Bottom Line, Up Front (BLUF): It is time to print a “Not Engaged In The Business” notice to post at your gun show table.
Joe Biden has signed a House and Senate-reconciled version of S. 2938, the “Bipartisan Safer Communities Act”. This is the 80-page, ultra-fast-tracked, RINO “compromise” anti-gun rights legislation package. It passed with a 65 to 33 majority in the Senate, and the next day it sailed through the Democrat-dominated House of Representatives with a 234 to 193 majority, in just a few hours. The date of effectivity has not yet been announced.
One of the lesser-known provisions of this legislative monstrosity redefines the term “Engaged In The Business”, for sellers of firearms. To explain: In 33 of the 50 states, it is perfectly legal for private parties to make casual secondary private intrastate sales of modern guns without any paperwork or a “Mother May I?” phone call to the FBI. (Of course, consult your state and local laws before making any private party sales.)
At issue in S. 2938 is a redefinition of the term “engaged the business” in Section 921(a) of Title 18, United States Code. This could create many unwitting felons, if a private party intrastate gun sale turns a profit. Instead of more logically defining “engaged the business” as selling X number of guns per year, or making X Dollars of gross sales, or X Dollars of profit per year, this legislation trades one vague definition for another one that could ensnare many casual gun sellers. Here is the key passage:
SEC. 12002. DEFINING ‘‘ENGAGED IN THE BUSINESS’’
Section 921(a) of title 18, United States Code, is amended—
(1) in paragraph (21)(C), by striking ‘‘with the principal objective of livelihood and profit’’ and inserting ‘‘to predominantly earn a profit’’…
And it includes this clarification:
“‘(22) The term ‘to predominantly earn a profit’ means that the intent underlying the sale or disposition of firearms is predominantly one of obtaining pecuniary gain, as opposed to other intents, such as improving or liquidating a personal firearms collection: Provided, That proof of profit shall not be required as to a person who engages in the regular and repetitive purchase and disposition of firearms for criminal purposes or terrorism…“
It is time to print signs
Therefore, I have a strong recommendation for anyone without an FFL who rents a gun show table in a private party sales-legal state and brings any post-1898 guns to sell or trade: You should print out and prominently post this notice in a bold 24-point or larger font on your table that reads:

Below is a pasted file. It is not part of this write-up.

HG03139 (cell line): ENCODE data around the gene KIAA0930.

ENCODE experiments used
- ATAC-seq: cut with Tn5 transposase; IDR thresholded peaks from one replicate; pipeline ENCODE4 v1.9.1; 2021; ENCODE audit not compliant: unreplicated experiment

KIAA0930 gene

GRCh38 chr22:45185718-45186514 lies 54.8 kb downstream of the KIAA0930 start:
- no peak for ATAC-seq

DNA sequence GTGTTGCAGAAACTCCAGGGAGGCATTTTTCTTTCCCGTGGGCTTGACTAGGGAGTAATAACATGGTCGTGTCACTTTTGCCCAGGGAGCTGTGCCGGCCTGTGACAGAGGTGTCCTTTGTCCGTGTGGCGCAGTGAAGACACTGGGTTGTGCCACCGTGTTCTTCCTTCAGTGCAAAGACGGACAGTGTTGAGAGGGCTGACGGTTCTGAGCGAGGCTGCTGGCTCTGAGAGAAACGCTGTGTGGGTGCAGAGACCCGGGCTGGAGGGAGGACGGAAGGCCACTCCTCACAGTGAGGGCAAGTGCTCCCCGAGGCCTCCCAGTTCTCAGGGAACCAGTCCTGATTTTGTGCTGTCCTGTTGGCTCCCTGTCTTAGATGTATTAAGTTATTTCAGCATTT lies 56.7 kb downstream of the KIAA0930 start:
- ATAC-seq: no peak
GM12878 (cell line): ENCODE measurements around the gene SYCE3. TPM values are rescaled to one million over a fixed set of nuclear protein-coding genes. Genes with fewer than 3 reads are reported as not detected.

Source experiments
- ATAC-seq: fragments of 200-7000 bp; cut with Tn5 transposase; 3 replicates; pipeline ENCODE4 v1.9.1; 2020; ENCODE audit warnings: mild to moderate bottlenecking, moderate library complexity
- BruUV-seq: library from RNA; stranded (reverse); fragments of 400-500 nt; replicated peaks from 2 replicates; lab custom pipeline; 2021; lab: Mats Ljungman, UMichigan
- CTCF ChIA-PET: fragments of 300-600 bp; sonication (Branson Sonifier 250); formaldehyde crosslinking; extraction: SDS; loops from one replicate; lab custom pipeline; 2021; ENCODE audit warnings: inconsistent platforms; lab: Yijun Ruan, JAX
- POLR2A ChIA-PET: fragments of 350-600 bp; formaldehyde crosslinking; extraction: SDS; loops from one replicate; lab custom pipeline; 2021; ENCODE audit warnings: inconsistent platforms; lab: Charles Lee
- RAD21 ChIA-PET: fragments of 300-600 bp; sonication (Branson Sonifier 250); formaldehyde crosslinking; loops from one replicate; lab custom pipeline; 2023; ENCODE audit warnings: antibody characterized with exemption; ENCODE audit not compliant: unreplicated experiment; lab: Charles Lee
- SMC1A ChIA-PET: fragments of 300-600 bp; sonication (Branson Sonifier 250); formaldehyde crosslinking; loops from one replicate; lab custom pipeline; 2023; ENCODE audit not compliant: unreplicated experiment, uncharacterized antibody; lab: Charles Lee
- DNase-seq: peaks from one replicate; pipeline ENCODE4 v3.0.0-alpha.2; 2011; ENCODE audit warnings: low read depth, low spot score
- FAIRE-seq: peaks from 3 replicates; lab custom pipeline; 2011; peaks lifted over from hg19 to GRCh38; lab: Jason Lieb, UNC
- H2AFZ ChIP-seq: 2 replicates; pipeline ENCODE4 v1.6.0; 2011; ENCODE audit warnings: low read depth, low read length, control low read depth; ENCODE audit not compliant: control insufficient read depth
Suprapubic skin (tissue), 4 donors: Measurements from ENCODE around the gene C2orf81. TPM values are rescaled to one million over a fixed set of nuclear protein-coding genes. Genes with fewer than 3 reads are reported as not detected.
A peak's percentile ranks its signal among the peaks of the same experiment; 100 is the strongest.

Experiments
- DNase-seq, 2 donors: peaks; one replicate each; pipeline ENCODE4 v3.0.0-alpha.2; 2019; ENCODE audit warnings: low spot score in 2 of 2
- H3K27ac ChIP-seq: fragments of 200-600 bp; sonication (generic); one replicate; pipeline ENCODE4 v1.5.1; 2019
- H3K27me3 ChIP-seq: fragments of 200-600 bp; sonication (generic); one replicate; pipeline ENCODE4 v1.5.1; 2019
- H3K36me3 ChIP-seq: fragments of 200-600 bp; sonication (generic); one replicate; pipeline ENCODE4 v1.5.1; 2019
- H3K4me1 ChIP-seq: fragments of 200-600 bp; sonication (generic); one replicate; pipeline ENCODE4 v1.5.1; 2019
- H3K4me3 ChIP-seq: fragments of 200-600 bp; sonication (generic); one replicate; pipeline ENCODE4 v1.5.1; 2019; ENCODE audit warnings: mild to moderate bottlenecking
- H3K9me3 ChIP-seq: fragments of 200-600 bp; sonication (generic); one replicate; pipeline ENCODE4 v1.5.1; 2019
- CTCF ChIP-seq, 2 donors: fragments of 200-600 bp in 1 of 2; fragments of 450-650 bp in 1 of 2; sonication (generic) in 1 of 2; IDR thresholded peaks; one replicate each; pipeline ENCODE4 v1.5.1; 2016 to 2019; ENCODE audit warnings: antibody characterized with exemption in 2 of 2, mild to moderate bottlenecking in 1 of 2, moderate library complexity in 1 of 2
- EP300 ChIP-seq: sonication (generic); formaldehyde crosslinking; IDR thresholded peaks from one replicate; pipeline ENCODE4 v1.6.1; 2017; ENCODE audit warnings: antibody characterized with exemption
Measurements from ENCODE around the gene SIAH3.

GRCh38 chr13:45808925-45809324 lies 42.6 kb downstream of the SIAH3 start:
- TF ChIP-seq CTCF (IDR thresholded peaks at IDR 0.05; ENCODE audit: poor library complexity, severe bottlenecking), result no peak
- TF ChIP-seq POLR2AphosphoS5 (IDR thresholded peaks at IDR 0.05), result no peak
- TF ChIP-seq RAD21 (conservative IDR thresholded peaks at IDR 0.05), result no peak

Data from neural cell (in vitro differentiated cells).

|Per Section 921(a) of Title 18, United States Code, I am a Private Party Gun Collector and Citizen of _______ [State]. Any Intrastate Sales or Trades of post-1898 firearms from my Personal Collection to other Collectors who are also Adult Citizens of _______ [State] are not with the intent of “predominantly earning a profit”, but rather to improve my personal firearms collection. Also, take note that I make no interstate sales or trades.
With that notice, as long as you don’t make repeated sales that could be deemed with the intent of making a profit rather than collection upgrading, or knowingly sell a gun to a minor or to other prohibited person (i.e. a terrorist, a felon, a drug user, or sale across state lines), then you should be fine.
I am confident that this new law will not survive a court test, especially given the higher standard of judicial scrutiny dictated by the Supreme Court’s recent Bruen decision. To wit: scrutinizing whether a law is: “comported with history and tradition. It will fail to pass constitutional muster under any of the standards of scrutiny that the highest court has “applied to enumerated constitutional rights”. In effect, if there was not any law on the books or any case law that predated 1791 — the year that the 2nd Amendment was enacted — pertaining to what constituted being “engaged in the business” of firearms sales, then this new law will almost surely be voided. Oh, and stand by for lots of other state and federal gun laws to soon be voided, in light of Bruen.
But of course, I’m not an attorney, so please consult one who is licensed in your state. – JWR